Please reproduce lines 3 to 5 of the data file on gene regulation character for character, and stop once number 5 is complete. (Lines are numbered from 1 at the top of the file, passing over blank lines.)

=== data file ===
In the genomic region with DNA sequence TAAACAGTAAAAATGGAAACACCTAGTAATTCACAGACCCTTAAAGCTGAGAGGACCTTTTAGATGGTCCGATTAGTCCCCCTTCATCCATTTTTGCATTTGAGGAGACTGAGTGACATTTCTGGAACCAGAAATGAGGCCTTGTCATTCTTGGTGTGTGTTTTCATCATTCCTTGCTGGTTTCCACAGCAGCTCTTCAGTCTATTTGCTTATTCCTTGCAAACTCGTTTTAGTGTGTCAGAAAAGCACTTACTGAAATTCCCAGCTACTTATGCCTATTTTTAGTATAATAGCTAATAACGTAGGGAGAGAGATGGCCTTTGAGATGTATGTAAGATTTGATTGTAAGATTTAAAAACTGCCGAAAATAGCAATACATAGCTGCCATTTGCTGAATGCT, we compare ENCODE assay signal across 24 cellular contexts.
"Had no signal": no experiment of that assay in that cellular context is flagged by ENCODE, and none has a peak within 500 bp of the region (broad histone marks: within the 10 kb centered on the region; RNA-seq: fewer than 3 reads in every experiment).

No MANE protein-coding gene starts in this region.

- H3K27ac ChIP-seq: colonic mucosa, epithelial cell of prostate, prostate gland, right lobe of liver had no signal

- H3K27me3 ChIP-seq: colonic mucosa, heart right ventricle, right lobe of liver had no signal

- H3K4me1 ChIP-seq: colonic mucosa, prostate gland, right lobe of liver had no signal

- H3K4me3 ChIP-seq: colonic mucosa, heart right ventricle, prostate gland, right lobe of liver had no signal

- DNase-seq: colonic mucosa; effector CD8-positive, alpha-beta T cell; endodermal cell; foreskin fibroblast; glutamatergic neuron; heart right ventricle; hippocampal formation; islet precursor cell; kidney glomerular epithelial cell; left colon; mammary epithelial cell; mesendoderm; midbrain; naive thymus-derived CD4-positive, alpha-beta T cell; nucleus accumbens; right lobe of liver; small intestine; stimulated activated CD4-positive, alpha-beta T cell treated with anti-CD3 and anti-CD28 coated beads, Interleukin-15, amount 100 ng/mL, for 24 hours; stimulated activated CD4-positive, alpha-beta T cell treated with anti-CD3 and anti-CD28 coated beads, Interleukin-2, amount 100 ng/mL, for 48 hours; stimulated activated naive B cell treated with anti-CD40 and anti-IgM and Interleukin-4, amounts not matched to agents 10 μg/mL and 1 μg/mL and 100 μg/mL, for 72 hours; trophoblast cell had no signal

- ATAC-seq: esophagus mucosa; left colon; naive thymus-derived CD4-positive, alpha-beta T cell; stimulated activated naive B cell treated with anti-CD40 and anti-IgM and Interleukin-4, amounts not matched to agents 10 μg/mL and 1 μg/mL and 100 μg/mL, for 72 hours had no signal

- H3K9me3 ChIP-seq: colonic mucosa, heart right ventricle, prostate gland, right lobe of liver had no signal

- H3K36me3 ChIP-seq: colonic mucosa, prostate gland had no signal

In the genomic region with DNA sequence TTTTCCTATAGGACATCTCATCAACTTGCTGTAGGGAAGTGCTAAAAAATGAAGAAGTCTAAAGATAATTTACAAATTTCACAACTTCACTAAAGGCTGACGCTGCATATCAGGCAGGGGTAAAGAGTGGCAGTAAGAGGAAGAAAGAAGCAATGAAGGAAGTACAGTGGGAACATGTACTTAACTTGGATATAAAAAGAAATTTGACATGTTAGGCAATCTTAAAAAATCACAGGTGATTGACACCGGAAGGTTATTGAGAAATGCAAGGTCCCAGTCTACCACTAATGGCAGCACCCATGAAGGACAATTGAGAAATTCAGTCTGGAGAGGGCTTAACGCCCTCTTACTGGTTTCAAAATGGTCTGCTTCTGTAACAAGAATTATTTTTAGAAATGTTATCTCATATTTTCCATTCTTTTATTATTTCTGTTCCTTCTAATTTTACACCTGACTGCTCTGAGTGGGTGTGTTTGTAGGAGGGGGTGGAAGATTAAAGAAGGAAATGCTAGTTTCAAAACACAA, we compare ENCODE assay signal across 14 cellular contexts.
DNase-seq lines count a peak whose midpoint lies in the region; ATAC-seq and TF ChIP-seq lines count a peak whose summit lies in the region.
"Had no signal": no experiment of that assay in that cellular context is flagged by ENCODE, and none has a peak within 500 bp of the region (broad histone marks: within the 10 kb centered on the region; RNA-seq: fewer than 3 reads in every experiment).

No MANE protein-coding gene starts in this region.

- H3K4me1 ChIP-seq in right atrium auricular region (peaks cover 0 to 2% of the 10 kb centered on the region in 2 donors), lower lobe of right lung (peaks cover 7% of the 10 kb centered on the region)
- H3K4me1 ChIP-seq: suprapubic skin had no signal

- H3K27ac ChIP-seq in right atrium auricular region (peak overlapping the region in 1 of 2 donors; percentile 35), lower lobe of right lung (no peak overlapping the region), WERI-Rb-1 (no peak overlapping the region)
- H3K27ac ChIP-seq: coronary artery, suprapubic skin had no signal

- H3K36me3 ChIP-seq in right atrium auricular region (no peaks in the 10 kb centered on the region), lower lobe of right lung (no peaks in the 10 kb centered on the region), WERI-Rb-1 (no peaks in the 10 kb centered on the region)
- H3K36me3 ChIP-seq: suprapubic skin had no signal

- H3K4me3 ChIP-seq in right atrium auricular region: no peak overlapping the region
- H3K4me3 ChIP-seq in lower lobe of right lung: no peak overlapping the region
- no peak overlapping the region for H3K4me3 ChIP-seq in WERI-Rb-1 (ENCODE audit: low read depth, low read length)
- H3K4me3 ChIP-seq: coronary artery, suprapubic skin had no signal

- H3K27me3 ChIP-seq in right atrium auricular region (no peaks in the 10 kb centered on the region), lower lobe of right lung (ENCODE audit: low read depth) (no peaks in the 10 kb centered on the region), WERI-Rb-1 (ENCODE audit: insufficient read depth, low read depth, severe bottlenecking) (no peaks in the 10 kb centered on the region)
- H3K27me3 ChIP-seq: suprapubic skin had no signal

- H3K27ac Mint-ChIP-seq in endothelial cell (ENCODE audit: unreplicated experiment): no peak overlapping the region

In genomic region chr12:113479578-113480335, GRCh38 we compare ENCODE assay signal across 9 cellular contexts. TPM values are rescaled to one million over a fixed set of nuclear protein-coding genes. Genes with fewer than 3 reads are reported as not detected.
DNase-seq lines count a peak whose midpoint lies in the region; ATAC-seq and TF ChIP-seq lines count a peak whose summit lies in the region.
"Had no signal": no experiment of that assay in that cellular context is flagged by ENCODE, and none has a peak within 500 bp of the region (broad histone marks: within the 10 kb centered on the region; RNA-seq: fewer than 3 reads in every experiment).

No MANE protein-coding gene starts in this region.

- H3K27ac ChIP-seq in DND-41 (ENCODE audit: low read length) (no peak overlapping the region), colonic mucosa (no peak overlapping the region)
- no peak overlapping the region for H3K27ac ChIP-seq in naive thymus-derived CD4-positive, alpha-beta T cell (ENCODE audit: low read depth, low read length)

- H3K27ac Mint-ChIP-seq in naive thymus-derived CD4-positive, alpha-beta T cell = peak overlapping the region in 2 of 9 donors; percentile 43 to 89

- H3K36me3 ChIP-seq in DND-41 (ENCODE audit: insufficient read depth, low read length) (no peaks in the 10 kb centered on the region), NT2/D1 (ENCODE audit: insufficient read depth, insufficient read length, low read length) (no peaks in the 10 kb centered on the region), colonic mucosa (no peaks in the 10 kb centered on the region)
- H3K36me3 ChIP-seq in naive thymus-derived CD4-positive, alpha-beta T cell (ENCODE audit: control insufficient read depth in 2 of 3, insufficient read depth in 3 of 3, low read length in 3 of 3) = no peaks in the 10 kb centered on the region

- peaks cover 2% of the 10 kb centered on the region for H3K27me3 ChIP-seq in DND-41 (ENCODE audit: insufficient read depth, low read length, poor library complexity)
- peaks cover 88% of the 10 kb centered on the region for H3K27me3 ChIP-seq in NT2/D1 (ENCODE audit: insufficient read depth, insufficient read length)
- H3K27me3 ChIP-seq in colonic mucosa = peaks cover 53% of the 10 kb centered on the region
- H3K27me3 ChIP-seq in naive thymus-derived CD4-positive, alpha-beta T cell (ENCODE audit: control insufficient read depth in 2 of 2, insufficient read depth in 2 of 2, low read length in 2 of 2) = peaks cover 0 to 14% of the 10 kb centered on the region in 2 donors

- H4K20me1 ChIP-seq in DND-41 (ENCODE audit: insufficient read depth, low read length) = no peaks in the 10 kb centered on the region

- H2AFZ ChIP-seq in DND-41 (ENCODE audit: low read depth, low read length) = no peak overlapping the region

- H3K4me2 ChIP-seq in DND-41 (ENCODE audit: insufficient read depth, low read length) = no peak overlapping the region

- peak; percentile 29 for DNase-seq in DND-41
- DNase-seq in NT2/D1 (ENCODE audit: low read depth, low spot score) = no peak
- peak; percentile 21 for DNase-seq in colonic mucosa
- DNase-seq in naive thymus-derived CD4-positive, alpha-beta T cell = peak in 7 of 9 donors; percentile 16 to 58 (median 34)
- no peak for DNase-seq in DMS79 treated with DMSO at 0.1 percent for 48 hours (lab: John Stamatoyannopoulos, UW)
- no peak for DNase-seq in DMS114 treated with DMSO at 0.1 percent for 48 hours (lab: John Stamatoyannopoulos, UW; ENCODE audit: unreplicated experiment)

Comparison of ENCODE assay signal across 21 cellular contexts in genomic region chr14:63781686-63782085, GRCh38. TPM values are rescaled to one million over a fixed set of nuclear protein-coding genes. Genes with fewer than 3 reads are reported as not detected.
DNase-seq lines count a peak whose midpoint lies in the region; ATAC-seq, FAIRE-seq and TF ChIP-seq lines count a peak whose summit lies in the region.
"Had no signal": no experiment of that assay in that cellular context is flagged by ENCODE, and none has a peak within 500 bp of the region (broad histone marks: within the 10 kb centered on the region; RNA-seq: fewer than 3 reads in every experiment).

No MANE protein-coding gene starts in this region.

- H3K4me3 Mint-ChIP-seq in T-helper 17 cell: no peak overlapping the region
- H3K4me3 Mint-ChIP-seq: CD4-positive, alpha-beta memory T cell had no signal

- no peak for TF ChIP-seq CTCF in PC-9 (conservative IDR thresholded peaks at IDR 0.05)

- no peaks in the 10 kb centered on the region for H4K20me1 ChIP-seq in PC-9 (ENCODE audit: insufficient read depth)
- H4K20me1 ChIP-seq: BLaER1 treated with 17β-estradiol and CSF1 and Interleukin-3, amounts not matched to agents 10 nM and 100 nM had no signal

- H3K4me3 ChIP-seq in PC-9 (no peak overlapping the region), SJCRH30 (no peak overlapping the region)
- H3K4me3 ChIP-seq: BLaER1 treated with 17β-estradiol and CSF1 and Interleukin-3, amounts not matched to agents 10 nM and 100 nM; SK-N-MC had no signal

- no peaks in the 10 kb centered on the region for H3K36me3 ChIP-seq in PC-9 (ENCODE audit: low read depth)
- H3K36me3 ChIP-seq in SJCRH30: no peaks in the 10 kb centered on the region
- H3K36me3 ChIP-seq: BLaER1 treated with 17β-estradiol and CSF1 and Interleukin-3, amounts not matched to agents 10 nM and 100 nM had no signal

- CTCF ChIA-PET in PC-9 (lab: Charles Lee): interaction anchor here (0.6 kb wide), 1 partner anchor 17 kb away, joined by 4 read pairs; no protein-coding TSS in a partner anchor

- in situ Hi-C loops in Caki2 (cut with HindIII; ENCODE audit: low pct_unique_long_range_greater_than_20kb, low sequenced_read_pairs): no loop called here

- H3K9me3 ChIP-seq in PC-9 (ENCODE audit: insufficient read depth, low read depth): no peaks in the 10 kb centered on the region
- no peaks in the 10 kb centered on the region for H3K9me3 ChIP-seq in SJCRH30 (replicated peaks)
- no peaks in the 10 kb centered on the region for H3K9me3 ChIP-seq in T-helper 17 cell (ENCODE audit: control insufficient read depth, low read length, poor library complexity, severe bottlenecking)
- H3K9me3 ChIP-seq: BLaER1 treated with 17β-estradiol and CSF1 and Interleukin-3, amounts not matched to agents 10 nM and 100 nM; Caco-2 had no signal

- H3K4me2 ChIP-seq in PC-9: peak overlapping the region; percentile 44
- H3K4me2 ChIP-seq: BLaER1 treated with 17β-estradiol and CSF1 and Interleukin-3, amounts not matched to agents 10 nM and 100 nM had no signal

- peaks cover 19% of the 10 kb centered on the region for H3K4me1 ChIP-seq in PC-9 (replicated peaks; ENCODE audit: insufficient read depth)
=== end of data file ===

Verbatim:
No MANE protein-coding gene starts in this region.

- H3K27ac ChIP-seq: colonic mucosa, epithelial cell of prostate, prostate gland, right lobe of liver had no signal

- H3K27me3 ChIP-seq: colonic mucosa, heart right ventricle, right lobe of liver had no signal